• Further evidence of rabies vaccination. At present, pets will need a rabies vaccination before they are able to travel. In the event of a no deal, they will also need a specific blood test (called a titre test) as evidence that the vaccine has provided the required protection from the disease.
  • Planning earlier for a trip - This titre test needs to be carried out a minimum of 30 days after the rabies vaccination. If the test result is satisfactory, pets would still need to wait three months after the date of the blood test to ensure they have no symptoms of the disease.
  • Health certificates - The owner will need to be issued with a health certificate confirming requirements by the vet who carried out the vaccination and titre test. This certificate will be valid from 10 days after the date of issue and for four months for onward travel within the EU. You would require a new health certificate to be issued by your vet for each trip to the EU 10 days before travel.
On entry to the EU - Dog owners would need to report to a Travellers’ Point of Entry with their pet and with the official documentation of microchip, blood test, vaccination and health certificate. If your pet is already vaccinated against rabies, there is no need for additional vaccination but they would require a titre test and the following three-month waiting time. Your pet will not need to be tested again if they are already vaccinated against rabies and have also already had the titre test. The current government advice to anyone wishing to take their dog on holiday to EU countries on or before the 31 October 2019 is to contact their vet by the end of June 2019 to allow sufficient time. Listed country If the UK Government can come to an arrangement with the EU that would enable the UK to be a listed country, there would be little or no disruption to the current procedure for taking your dog on holiday. There are two types of listed country arrangements, which are: Part one listed If the UK became a part one listed country, there would be no change to the current health checks your dog needs, but the documentation would differ slightly. This is because part one listed countries operate under the same Pet Travel Scheme rules as countries that are members of the EU. Part two listed Part two listed countries will require dogs and other pets to have additional health check certificates and owners have to meet additional requirements. Your vet would need to issue you with a health certificate stating that your pet has been vaccinated against rabies. This health certificate is a different document to the rabies certification document that is required under the PETS pet passport. The document would be valid for 10 days after the date of entering the EU, and then for four months of travelling within the EU. When you arrive in the EU, you would still have to visit a Travellers’ Point of Entry with your pet and show an official proof of your pet’s microchip, health certificates and vaccinations before being allowed to travel further. You would need to get a new health certificate issued for each trip you make to the EU.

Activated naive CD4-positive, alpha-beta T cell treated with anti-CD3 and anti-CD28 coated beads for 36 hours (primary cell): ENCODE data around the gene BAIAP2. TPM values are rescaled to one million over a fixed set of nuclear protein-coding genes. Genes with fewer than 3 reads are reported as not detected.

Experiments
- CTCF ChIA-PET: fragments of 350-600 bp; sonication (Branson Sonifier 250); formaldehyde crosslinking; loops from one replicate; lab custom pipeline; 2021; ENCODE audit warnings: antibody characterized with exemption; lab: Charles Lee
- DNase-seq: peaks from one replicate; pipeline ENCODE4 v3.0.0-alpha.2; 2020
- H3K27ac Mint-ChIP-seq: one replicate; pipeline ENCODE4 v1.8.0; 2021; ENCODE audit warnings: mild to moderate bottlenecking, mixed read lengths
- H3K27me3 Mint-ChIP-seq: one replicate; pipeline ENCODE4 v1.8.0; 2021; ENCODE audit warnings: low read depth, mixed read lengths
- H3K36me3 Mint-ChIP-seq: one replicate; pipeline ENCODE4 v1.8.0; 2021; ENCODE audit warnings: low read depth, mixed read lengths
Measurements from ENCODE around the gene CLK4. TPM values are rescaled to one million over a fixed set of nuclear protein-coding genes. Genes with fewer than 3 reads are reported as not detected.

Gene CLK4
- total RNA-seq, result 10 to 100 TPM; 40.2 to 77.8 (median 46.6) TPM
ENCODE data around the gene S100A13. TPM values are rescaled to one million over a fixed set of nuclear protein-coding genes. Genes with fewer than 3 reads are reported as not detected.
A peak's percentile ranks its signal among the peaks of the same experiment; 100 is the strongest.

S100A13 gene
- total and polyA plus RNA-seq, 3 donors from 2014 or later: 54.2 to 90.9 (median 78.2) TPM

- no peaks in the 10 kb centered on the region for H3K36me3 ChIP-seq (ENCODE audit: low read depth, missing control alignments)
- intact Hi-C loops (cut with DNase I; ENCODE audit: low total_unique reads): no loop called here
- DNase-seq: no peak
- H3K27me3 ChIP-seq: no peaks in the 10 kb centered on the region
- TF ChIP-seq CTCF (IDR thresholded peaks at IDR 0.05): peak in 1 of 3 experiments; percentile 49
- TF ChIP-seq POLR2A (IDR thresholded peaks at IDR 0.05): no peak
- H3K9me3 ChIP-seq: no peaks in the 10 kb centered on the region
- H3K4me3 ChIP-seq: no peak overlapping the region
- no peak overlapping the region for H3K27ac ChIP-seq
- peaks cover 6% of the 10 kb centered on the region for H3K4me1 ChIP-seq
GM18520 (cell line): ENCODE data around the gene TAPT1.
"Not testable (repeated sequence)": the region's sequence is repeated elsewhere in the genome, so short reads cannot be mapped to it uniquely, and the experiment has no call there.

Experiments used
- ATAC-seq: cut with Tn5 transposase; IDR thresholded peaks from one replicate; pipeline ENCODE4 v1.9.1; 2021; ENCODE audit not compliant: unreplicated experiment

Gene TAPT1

What does ‘no deal notice’ mean?

At present, the government is issuing helpful ‘no-deal notices’ on relevant topics, policies and everyday situations to advise what might happen in the event that the UK leaves the European Union with a no deal Brexit. These warnings are designed to help businesses and the general public understand how this might affect them and allow them to plan for what the impact may be. For the latest information, visit the government website.